Another major takeaway from the analyses was that sex affected gene expression in almost all of the tissue types, from heart to lung to brain cells. “The vast majority of biology is shared by males and females,” yet the gene expression differences are vast and might explain differences in disease progression, GTEx study coauthor Barbara Stranger of Northwestern University’s Feinberg School of Medicine tells Science. “In the future, this knowledge may contribute to personalized medicine, where we consider biological sex as one of the relevant components of an individual’s characteristics,” she says in a statement issued by the Centre for Genome Regulation in Barcelona, where some of the researchers who participated in the GTEx project work.

Another of the studies bolsters the association between telomere length, ancestry, and aging. Telomere length is typically measured in blood cells; GTEx researchers examined it in 23 different tissue types and found blood is indeed a good proxy for overall length in other tissues. The team also showed that, as previously reported, shorter telomeres were associated with aging and longer ones were found in people of African ancestry. But not all earlier results held; the authors didn’t see a pattern of longer telomeres in females or constantly shorter telomeres across the tissues of smokers as previous studies had.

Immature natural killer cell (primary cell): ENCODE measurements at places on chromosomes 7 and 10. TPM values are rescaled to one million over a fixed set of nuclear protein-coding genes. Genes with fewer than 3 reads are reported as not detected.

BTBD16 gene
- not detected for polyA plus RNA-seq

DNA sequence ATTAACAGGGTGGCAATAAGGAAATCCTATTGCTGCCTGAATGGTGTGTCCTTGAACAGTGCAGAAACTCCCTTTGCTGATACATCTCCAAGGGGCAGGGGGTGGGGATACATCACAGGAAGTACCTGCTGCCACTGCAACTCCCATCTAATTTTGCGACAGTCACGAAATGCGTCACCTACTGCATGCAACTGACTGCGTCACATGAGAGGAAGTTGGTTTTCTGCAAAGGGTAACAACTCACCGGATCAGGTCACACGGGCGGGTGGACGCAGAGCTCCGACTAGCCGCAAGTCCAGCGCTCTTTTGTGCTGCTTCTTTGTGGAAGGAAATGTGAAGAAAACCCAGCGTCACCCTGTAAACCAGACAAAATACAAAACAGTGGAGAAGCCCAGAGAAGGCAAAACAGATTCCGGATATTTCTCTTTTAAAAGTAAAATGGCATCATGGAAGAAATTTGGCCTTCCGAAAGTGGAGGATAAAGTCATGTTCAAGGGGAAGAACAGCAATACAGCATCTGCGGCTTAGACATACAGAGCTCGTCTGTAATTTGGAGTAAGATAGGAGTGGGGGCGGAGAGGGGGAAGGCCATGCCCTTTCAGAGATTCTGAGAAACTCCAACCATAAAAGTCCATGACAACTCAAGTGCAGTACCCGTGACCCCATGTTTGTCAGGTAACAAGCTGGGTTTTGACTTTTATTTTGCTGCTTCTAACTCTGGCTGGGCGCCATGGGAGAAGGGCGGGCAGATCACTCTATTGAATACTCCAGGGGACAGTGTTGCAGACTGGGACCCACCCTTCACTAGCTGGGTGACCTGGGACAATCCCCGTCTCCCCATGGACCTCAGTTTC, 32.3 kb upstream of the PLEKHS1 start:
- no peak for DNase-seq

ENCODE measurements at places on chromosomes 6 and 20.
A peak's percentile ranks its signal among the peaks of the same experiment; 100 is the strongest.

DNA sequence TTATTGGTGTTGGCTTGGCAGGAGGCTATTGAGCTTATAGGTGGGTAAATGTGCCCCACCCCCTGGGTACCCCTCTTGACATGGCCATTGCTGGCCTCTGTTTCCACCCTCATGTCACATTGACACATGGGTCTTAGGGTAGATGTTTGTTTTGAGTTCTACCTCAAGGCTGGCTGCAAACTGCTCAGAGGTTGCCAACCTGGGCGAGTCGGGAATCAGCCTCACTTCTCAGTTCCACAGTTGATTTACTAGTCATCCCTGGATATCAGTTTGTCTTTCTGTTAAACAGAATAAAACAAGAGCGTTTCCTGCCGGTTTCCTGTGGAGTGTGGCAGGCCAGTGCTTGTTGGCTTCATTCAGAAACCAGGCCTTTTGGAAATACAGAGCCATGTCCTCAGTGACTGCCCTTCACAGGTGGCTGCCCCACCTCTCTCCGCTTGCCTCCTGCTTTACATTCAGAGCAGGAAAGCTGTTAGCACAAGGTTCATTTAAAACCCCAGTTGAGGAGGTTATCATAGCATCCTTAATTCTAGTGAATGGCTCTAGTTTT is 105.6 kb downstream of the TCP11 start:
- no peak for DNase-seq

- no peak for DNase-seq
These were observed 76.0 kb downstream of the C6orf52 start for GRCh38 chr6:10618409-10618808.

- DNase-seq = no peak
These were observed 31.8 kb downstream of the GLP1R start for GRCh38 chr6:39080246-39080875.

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Sep 13, 2020

Glial Cells Play an Active Role in the Nervous System

Posted by in categories: biotech/medical, evolution, neuroscience

Summary: Glial cells not only control the speed of nerve conduction, but they also influence the precision of signal transduction.

Source: University of Münster

For the brain to work efficiently, it is important that a nerve impulse arrives at its destination as quickly and as precisely as possible. It has been long been known that the nerve fibres — also known as axons — pass on these impulses. In the course of evolution, an insulating sheath — myelin — developed around the axons which increases the speed of conduction. This insulating sheath is formed by the second type of cell in the nervous system — the glial cells, which are one of the main components of the brain. If, as a result of disease, myelin is depleted, this leads to neurological disorders such as Multiple Sclerosis or Morbus Charcot-Marie-Tooth.